First, we looked at the hybrid configuration. We believed it might be acting up and perhaps messages were wrongly routed using our hybrid connector. However, we quickly realised that was not the case; the Edge Transport servers aren’t connected to the Internet just yet, and thus could not even communicate with Office-365. Even more so, our internal send connector configuration wouldn’t even allow the "hybrid connectors" to be used. The cost of the connector between the internal Exchange Servers and the Edge Transport servers was higher than the cost from the internal Exchange servers to the hygiene appliances. As such, the Edge Transport servers were effectively bypassed.
More importantly though, the majority of mail flow to other recipients remained unaffected. A second look at the headers clearly showed that messages were flowing through the on-premises appliances:
Thus the question remained: Why was EOP “taking over” routing for some messages?
Fast forward a few hours and we finally got an answer to our question. Before diving into the details, consider the following circumstances:
So, what’s the issue? In short, when EOP receives a message through a connection that matches the criteria of one of the Inbound connectors in your tenant, it then will ‘attribute’ that message to your tenant: EOP will deem the message as destined for your tenant before applying additional routing logic/decisions. Note that this only happens when the message is received by EOP in "your" Exchange Online forest. If a message is received by EOP in another forest, the message will just be routed as you'd expect.
Because of this logic, messages that are attributed to your tenant are first routed to your tenant, before being routed onwards to their destination (other customer tenants). When this happens, EOP will show as the last hop. This is also what the recipient's filtering solution (in this case, always EOP), will use to perform SPF checks etc. If you do not add the SPF details for EOP to your SPF-record, an SPF failure is triggered. Depending on your SPF record configuration, the customer’s spam filtering logic and the position of the moon and stars, your message might end up in the Inbox, Junk Mail Folder, Quarantine or even in limbo (if a rule is set to drop such messages).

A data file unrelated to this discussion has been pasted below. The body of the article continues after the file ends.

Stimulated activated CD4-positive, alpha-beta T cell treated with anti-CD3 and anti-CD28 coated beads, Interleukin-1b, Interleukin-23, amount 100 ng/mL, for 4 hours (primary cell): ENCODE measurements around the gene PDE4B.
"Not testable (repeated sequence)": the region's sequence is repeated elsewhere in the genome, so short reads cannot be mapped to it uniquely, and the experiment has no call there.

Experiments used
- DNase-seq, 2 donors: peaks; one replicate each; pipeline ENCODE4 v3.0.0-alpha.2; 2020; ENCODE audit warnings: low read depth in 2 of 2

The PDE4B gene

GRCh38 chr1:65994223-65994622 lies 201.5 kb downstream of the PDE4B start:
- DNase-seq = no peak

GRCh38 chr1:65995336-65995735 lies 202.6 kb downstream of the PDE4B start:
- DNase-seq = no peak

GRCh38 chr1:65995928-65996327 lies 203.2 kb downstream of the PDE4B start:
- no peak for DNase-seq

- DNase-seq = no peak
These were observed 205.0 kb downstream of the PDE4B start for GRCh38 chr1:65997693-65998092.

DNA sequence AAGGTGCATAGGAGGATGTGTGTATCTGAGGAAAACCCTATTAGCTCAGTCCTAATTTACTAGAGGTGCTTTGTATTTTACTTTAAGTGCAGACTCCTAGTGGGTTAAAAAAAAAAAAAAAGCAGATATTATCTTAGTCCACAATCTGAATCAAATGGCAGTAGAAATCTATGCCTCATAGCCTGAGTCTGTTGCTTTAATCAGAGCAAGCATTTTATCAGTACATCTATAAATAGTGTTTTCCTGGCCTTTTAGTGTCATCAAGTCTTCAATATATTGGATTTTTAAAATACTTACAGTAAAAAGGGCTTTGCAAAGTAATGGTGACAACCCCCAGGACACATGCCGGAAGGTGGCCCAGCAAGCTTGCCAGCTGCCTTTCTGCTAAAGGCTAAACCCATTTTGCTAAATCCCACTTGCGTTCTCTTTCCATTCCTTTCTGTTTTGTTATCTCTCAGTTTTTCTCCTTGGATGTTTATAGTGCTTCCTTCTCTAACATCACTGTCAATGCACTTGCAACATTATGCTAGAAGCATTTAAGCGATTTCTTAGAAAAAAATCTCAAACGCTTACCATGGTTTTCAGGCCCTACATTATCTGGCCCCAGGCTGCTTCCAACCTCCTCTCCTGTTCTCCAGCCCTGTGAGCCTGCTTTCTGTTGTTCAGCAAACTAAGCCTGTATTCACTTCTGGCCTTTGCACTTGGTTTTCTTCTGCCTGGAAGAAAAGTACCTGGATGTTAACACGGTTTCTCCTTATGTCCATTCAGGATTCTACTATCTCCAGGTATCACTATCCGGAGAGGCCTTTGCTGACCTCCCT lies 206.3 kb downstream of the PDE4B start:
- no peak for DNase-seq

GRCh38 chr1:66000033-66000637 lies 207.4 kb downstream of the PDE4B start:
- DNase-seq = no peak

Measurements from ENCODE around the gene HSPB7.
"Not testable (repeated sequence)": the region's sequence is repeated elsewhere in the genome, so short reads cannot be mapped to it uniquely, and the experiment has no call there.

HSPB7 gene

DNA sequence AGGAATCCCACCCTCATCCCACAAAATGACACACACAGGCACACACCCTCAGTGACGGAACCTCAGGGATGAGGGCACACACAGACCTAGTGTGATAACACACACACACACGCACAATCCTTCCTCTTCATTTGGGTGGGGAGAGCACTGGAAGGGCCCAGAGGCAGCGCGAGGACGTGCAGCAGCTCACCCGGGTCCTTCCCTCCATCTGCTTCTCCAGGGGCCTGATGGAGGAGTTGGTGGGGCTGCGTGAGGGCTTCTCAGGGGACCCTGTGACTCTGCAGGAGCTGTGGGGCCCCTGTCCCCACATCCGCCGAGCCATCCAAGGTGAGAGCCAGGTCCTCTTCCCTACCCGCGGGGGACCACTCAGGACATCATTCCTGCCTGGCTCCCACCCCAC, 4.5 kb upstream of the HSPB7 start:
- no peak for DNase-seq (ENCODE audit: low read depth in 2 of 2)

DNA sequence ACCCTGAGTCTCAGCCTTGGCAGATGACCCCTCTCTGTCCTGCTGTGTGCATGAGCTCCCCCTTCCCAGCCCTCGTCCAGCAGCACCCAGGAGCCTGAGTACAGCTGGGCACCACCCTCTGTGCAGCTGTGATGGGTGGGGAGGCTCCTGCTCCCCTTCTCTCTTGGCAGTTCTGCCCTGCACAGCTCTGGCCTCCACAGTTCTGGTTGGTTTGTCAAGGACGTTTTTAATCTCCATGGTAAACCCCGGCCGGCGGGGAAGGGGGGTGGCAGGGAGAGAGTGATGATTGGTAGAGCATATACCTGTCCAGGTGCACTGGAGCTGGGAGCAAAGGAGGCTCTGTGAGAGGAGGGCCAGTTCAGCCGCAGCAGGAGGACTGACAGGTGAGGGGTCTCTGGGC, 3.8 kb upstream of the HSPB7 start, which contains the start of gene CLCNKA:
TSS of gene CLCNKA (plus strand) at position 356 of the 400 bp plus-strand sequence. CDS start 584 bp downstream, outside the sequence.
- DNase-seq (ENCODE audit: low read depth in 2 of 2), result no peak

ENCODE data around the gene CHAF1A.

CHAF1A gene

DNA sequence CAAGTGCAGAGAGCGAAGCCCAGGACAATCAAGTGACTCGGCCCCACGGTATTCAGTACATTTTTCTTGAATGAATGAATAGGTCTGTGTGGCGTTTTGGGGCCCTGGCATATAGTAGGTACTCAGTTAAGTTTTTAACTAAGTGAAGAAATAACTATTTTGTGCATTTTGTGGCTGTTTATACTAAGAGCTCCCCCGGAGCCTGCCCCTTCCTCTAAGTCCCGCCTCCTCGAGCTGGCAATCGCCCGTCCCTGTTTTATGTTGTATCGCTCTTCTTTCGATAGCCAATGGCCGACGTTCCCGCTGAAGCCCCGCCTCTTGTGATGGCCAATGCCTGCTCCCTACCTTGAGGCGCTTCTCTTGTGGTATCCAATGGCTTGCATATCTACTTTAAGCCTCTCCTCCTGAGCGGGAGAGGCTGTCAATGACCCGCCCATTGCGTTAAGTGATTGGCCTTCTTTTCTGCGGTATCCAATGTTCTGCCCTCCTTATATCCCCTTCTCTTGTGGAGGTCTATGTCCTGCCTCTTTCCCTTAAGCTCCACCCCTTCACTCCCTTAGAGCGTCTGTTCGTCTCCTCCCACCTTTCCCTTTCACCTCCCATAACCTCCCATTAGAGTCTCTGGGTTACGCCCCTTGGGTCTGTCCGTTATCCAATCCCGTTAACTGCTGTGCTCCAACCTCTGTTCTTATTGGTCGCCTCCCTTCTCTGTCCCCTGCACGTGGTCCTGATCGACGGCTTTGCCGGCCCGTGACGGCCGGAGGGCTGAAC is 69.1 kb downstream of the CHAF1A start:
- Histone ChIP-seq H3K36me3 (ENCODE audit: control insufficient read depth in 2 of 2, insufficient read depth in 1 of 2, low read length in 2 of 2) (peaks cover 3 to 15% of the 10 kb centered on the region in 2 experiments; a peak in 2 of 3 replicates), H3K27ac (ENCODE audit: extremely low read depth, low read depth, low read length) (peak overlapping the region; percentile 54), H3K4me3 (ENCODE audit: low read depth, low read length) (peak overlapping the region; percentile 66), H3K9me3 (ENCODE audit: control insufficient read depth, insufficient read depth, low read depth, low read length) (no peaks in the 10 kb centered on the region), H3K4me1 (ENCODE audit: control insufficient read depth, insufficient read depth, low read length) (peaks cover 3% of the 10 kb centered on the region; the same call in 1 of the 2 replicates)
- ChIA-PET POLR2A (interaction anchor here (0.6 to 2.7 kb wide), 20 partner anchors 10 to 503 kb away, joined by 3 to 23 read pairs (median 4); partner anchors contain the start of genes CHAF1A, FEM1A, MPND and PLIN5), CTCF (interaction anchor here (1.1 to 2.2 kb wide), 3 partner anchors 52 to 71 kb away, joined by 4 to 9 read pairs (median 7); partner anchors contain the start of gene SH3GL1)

So, why did messages get attributed to our tenant you may ask? The on-premises mail filtering appliances all use an FQDN in the likes of “mail123.domain.com” or “mail678.domain.com”. Because these hostnames match the wildcard on the Inbound Connector, EOP attributes those messages to our tenant. Pretty straightfroward, no?
When we ran the HCW, it successfully created a new Inbound Connector and configured the TLSCertificateName-property to be *.domain.com, as depicted below:
TlsSenderCertificateName : *.domain.com
Although it is not uncommon to use a wildcard certificate, it is odd to see the HCW used a wildcard. None of the on-premises Exchange servers are configured with a wildcard certificate. Instead, they all have a certificate “hybrid.domain.com” assigned to the SMTP service. During the wizard, hybrid.domain.com was also the certificate that was selected, and the SMTP-endpoint that was configured for mail delivery.
As it turns out, the wizard will automatically updates/changes the TlsSenderCertificateName from the Subject Name (hostname) to a wildcard for you, to help prevent other issues. One of them being related to the following article.
Most customers do not have their certificate subject name registered as an accepted domain. If the wizard would not step in at this point (and configure a wildcard instead), customers would not be able to relay through EOP. However, once you end up with the mail flow scenario like described earlier, mail flow could break.
While I understand the why Microsoft would choose to maintain this logic, I’m a bit disappointed by how badly communicated/documented it is. First of all, I believe the HCW should warn you about this. At the very least, it should inform you to register your hostname, or check it for you. Given its connectivity to Office 365, the HCW could do that! In our case, however, we did not get a warning, advise or anything of the sorts.